The Long Beach Water Department (LBWD) announced today that in the first month of California’s mandatory water usage reporting period, the City of Long Beach exceeded its assigned conservation mark of 16 percent, reducing its water usage from last June by 19 percent.
The June water usage was the lowest on record since 1956 as the city consumed just over 4,300 acre-feet of water. The 19 percent reduction in water consumption over June of 2013—the benchmark year used by the State—exceeded the mark set by the State Water Resources Control Board by three percent.
The mandates were put in place after Governor Jerry Brown issued an executive order in April calling for the state to meet a 25 percent conservation mark for urban water usage.
The report drew praise from Mayor Robert Garcia who lauded the city’s ongoing conservation efforts.
“Long Beach is off to an incredible start to meet the state’s cutbacks,” Garcia said in a statement. “I'm very proud of the effort by our residents, businesses, schools and very own water department. We continue to lead statewide.”
The June numbers are a good start to what’s expected to be a hot and dry summer, something that LBWD General Manager Kevin Wattier acknowledged will make it hard to replicate the same kind of conservation success in the next few months.
“July is going to be a little tougher, but this is a cumulative thing, so the three percent extra we saved in June counts toward the overall number,” Wattier said. “I’m sure we’ll do well in July but it’s not going to be as easy and that’s the bottom line.”
Wattier said that the biggest factor that creates change in water consumption is irrigation behaviors, as people are less willing to alter how often they shower or wash dishes.
The department’s Lawn-to-Garden program which has replaced over 1.5 million square feet of turf with drought-tolerant landscaping, has been an effective tool in getting residents to save water. However, the funds that allowed for the department to pay $3.50 per square foot—a figure that was set in July 2014—may soon dry up.
Two weeks ago, the Metropolitan Water District announced that it would be shutting down its Lawn-to-Garden program due in part because of the demand of people wishing to convert their lawns exceeding the money it allocated for residential conversions.
The MWD discontinuing its program also means that the funding it provided to Long Beach will also stop. Of the $3.50 per square foot the LBWD payed for lawn conversions, the MWD subsidized $2.00 of the cost.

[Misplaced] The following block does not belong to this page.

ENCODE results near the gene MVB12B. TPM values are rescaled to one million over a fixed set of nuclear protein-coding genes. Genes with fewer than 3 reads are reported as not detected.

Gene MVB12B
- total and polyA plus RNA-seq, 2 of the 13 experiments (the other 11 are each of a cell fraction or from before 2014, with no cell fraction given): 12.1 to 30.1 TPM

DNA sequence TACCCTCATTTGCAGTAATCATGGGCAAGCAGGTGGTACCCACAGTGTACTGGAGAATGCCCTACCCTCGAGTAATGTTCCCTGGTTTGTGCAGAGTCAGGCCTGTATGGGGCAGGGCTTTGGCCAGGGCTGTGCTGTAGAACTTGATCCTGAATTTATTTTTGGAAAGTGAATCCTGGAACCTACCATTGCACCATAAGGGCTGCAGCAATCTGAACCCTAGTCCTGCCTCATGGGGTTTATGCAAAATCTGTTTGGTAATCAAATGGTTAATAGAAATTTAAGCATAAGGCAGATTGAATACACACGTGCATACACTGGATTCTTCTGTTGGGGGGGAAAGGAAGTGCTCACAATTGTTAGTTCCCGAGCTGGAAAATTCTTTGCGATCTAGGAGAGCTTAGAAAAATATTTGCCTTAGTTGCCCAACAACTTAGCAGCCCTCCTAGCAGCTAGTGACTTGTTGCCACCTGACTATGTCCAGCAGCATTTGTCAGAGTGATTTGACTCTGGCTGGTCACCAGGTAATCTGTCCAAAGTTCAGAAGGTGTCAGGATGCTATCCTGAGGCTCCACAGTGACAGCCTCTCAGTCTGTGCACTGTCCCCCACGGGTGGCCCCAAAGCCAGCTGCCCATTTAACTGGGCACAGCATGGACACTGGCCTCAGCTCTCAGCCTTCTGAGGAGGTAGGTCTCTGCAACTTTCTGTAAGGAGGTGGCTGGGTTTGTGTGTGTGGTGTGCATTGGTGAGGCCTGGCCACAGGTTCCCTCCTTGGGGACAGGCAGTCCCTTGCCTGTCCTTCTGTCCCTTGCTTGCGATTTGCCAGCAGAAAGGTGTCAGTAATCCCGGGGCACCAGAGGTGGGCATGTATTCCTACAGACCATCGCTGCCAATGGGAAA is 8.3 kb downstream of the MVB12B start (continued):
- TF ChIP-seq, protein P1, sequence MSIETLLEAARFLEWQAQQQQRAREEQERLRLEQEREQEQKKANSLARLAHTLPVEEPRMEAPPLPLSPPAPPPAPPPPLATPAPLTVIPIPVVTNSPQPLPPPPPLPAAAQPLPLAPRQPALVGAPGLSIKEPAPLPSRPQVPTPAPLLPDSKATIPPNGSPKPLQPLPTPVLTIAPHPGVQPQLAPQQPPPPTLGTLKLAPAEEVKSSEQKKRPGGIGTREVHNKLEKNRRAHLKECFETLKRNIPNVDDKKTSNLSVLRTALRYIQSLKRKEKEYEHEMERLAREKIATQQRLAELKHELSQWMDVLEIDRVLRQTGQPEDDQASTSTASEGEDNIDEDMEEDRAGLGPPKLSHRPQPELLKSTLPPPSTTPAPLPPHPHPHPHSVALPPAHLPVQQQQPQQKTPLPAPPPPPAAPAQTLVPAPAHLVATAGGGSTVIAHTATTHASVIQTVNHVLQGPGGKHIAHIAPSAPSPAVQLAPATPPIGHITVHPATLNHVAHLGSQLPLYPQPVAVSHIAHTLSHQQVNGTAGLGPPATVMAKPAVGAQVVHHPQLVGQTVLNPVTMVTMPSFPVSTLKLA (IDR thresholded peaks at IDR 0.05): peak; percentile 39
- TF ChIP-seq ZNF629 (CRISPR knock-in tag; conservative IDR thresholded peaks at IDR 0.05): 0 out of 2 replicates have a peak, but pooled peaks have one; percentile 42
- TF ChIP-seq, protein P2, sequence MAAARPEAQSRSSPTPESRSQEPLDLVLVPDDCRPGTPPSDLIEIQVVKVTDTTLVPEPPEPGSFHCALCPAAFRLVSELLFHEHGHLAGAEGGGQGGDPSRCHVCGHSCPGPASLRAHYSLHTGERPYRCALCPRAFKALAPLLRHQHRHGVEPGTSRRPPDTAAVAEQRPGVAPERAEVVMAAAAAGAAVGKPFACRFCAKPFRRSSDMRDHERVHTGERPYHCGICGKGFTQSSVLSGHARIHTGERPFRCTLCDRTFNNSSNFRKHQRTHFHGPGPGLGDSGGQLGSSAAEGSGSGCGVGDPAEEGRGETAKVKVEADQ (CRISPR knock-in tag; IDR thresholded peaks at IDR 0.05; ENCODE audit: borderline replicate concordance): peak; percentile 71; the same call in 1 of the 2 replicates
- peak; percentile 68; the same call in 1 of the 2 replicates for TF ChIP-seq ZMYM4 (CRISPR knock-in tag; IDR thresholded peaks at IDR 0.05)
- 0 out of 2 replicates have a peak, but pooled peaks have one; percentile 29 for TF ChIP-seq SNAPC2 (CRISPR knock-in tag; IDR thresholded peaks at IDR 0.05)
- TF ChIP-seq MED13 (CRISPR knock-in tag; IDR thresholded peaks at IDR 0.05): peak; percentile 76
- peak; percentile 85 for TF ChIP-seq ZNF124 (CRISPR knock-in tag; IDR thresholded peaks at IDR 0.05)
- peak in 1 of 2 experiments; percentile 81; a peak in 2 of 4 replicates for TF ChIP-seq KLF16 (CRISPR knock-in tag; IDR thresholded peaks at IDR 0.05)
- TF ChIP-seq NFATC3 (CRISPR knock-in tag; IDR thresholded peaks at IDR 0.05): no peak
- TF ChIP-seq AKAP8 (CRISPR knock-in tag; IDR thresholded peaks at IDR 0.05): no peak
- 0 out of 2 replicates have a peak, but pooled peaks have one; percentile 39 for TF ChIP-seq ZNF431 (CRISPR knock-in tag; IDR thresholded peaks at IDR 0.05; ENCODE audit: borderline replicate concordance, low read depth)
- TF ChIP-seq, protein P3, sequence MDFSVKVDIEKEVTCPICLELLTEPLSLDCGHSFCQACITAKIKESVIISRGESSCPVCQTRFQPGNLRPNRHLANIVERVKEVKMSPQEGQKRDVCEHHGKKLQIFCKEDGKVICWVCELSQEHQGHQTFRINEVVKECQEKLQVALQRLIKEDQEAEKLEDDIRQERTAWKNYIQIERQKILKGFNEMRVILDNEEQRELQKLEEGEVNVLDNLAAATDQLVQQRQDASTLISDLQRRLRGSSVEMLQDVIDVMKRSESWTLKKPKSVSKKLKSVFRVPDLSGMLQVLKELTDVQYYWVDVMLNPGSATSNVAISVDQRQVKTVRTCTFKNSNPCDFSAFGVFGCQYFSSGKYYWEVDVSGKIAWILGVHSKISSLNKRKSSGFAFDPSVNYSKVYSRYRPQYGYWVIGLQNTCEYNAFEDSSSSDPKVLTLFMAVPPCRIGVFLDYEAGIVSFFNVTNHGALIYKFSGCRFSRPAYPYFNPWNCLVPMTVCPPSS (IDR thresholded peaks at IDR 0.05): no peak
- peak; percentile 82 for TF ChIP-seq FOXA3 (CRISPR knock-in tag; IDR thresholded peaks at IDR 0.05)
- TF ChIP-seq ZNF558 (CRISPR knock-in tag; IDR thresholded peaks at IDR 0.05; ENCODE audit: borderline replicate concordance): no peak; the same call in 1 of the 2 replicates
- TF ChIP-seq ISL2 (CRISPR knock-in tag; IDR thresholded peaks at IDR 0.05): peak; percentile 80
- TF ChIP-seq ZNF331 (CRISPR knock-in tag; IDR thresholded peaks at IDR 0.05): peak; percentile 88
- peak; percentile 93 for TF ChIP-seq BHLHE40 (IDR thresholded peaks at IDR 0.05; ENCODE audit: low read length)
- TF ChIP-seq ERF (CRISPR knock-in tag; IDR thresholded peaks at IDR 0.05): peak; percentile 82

Wattier said the department received that news after the LBWD Board of Water Commissioners voted to approve its budget for the next fiscal year. The move will force the LBWD into some tough decisions regarding its Lawn-to-Garden program, of which Wattier said he was unsure which direction the Board would go. Losing the program would strip the department of a critical tool because, according to Wattier, making a drastic change to one's home serves as a constant reminder that is effective in curtailing water wasting.
“It’s unfortunate that they [Metropolitan Water District] didn’t structure their program a little bit differently, because what’s happening is they ended up spending huge amounts of money on commercial and industrial properties which we think virtually the entire focus of this program should be on residential,” Wattier said. “That’s where you get the benefit of changing the behavior and the beliefs of people. That to us is the purpose of the program.”
According to the department, zero fines were issued for the month of June. The number of reported water wasters has also dipped, while the department has moved swiftly to address frequent abusers of the water use restrictions in place in the city.
Starting tomorrow, a series of “involuntary smart meters” will be installed at homes that have been found in frequent violation of the departments' water use restrictions.
Wattier said that the list of addresses was compiled using a database with over 16,000 logged complaints that has been curated by the department since 2008. By cross-referencing particular problem addresses and monitoring water usage, the department targeted a group of homes that will now have smart meters placed at their addresses to allow the LBWD to monitor their water consumption.
“Over the next week or so, we’re going to be establishing a new target group of about 40 customers who we get a lot of complaints about and we’ll see what we find,” Wattier said. “We’re putting the meter on, it’s our decision. We’re telling them about it, it’s not something they asked for.”
The proactive measures taken by the department to spur the community into getting on board with water conservation won't stop at the meter. The LBWD will launch a conservation campaign called “Mission H20 LB” with a July 18 event attended by Garcia.
Wattier’s assistant, Kaylee Weatherly described the campaign as a way to “unite Long Beach to help our community meet the Governor’s mandate, while also creating a permanent lifestyle change that incorporates water conservation into our daily behaviors.” She said additional details would be announced soon, most likely by the mayor at the July 18 unveiling.